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J Nutr. Mar 2009; 139(3): 617–619.
PMCID: PMC2714380

Symposium Overview—Food Addiction: Fact or Fiction?1–3


Food addiction is a pervasive, yet controversial, topic that has gained recent attention in both lay media and the scientific literature. The goal of this series of articles is to use a combination of preclinical and clinical data to determine whether foods, like drugs of abuse, can be addictive, the conditions under which the addiction develops, and the underlying neurophysiological substrates. Operational definitions of addiction that have been used in the treatment of human disorders and to guide research in both humans and animals are presented, and an overview of the symposium articles is provided. We propose that specific foods, especially those that are rich in fat and/or sugar, are capable of promoting “addiction”-like behavior and neuronal change under certain conditions. That is, these foods, although highly palatable, are not addictive per se but become so following a restriction/binge pattern of consumption. Such consummatory patterns have been associated with increased risk for comorbid conditions such as obesity, early weight gain, depression, anxiety, and substance abuse as well as with relapse and treatment challenges. The topic of food addiction bears study, therefore, to develop fresh approaches to clinical intervention and to advance our understanding of basic mechanisms involved in loss of control.

Food addiction: A pervasive, yet controversial, concept

The concept of “food addiction” has gained recent attention in both lay media (~334,000 hits on Google) and in the scientific literature. Food addiction has been implicated in craving, bingeing, and obesity. It has been used to support the avoidance of foods as diverse as carrots (1), cheese, and chocolate as well as foods containing specific compounds such as sugar and casomorphins [see Wadman (2) for an overview]. Treatment of food addiction has even been used as a strategy in the treatment of eating disorders (3). The concept of food addiction, then, is pervasive.

Although pervasive, the concept of food addiction is also controversial. Thus, although anecdotal reports abound, few studies have attempted to determine the “addictive” properties of foods using rigorous scientific criteria. One of the problems, of course, is that everyone eats. How can a label of “addictive” be applied to that which supports life itself? Rather than assume that all foods are addictive, we propose that some foods are more addictive than others, especially foods rich in fat and/or sugar. These typically are the foods that become forbidden, are those on which people binge, and are often energy dense. Even so, we also propose that these foods, although highly palatable, are not addictive, per se, but become so following a restriction/binge pattern of consumption.

How to define addiction in humans

To define addiction, we turn to the Diagnostic and Statistical Manual of Mental Disorders (DSM-IV-TR), in which criteria for substance dependence are defined. Sweet and fatty foods are not considered “substances” in the classical sense. Substances are typically interpreted as drugs of abuse such as cocaine, ethanol, heroin, etc. For a person to be considered dependent on (or addicted to) any given substance, at least 3 of the following 7 criteria must be met at any time within a given year: 1) tolerance (more drug is needed for the same effect), 2) withdrawal, 3) taking a larger amount of the substance or taking the substance for a longer period than was intended, 4) experiencing a persistent desire for the substance or an inability to reduce or control its use, 5) spending much time seeking or consuming the substance or recovering from its effects, 6) use of the substance interfering with important activities, and 7) use of the substance continuing despite known adverse consequences. If either criterion 1 or 2 is met, then physiological dependence is diagnosed. However, a diagnosis of substance dependence does not require that criterion 1 or 2 be met. Thus, human substance dependence (or addiction) can be diagnosed using entirely behavioral criteria (4).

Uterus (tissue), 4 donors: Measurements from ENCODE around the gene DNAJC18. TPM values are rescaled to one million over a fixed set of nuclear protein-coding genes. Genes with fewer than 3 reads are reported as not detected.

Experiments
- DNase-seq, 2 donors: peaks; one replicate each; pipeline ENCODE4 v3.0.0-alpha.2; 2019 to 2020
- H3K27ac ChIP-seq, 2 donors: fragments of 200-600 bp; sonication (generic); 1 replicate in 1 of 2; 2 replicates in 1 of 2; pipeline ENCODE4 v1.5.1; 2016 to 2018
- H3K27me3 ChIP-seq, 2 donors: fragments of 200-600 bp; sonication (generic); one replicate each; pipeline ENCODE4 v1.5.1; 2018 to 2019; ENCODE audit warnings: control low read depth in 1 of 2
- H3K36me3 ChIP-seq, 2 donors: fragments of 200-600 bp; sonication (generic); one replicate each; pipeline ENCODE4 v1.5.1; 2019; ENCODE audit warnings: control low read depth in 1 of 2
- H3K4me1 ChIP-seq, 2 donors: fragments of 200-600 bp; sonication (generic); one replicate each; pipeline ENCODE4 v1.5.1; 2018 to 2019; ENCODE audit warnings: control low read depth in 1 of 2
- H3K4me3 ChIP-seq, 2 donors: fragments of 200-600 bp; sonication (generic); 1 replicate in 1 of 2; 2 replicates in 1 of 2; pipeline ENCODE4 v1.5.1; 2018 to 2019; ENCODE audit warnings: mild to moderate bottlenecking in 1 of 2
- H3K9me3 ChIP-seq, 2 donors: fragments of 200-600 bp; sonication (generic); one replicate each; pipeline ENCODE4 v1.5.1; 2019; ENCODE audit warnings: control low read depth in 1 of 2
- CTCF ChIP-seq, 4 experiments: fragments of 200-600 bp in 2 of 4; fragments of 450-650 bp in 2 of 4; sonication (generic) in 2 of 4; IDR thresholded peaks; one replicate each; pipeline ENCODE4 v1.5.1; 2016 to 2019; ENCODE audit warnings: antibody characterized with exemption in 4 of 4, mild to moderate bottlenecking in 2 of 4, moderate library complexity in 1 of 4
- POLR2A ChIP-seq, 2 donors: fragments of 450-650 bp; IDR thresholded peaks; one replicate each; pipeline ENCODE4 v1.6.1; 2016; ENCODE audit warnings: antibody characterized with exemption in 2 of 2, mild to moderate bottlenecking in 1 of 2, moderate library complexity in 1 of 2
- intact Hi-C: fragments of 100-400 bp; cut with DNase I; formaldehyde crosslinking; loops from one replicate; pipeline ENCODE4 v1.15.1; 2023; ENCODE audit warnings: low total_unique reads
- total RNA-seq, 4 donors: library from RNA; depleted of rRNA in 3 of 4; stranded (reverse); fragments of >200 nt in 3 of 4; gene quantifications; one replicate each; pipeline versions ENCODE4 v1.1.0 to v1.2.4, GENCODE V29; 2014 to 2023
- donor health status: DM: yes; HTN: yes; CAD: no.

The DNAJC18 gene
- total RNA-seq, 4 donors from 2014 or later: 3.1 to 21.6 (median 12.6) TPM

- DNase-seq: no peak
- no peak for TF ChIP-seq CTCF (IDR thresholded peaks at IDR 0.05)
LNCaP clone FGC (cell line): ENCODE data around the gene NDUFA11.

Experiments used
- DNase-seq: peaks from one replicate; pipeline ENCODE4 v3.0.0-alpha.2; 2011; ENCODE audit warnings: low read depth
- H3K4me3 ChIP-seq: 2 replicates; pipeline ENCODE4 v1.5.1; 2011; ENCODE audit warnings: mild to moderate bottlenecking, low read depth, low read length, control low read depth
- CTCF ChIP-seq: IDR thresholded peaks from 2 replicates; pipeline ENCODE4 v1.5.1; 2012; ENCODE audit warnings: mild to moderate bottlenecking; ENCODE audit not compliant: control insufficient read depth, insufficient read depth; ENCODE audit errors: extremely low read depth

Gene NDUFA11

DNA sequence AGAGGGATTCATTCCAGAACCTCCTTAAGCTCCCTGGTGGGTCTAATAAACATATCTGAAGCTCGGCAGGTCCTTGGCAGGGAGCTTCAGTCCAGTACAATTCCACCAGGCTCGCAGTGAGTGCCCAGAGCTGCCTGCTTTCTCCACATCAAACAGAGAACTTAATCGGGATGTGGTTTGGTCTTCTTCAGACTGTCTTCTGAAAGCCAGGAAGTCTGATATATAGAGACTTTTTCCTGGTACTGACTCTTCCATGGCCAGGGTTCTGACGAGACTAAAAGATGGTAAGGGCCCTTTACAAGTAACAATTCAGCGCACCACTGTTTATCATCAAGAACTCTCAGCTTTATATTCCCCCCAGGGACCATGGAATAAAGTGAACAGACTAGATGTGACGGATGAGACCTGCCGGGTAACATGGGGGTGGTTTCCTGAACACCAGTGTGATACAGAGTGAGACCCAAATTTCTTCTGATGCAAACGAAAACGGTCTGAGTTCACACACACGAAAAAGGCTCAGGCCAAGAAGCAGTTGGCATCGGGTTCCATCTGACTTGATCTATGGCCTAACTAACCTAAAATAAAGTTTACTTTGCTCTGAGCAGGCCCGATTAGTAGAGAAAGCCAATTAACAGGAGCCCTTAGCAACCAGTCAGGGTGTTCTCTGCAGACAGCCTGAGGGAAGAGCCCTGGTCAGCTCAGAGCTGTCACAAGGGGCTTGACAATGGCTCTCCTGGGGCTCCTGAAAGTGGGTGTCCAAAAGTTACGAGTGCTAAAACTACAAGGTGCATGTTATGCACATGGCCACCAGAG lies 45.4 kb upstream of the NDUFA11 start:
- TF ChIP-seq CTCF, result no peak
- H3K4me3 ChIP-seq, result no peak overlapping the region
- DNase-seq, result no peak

Is there evidence for food addiction in humans?

A key feature of any addiction is loss of control. The elemental behavior in a food addiction is the consumption of food; loss of control is manifest by either more frequent and/or larger meals. A meal that is larger than would normally be consumed in a given period of time under similar circumstances is a binge. Although not labeled as such, several of the diagnostic/research criteria for the bingeing-related eating disorders approximate criteria for substance dependence (4). These include the following: 1) binge-type consumption (taking the substance in larger amounts than was intended); 2) loss of control over eating (inability to control its use); 3) bingeing occurs at least twice a week for 3 mo in bulimia nervosa or for 6 mo in binge eating disorder (taking the substance for a longer period of time than was intended); 4) for bulimia nervosa, bingeing is followed by inappropriate compensatory behavior such as vomiting, laxative use, enemas, etc.; for binge eating disorder, bingeing is accompanied by disgust, embarrassment, guilt, and marked distress (use continues despite adverse consequences). A diagnosis of bulimia nervosa or binge eating disorder, then, could be considered to fulfill at least 3 of the criteria for substance dependence. In addition, although craving is not considered one of the diagnostic criteria for the bingeing-related eating disorders, craving has been associated with binge eating (5), and food craving activates areas of the brain reported to be involved in drug craving (6). Thus, both behavioral and neurobiological evidence support the conclusion that food, under conditions discussed more fully by Pelchat (6), can induce an addiction-like state in human subjects. Finally, it is important to note that comorbidities associated with binge behavior, such as obesity, early weight gain, depression, anxiety, and substance abuse, as described by Avena et al. (7), make the potential negative impact of this behavior on individuals and on society substantial.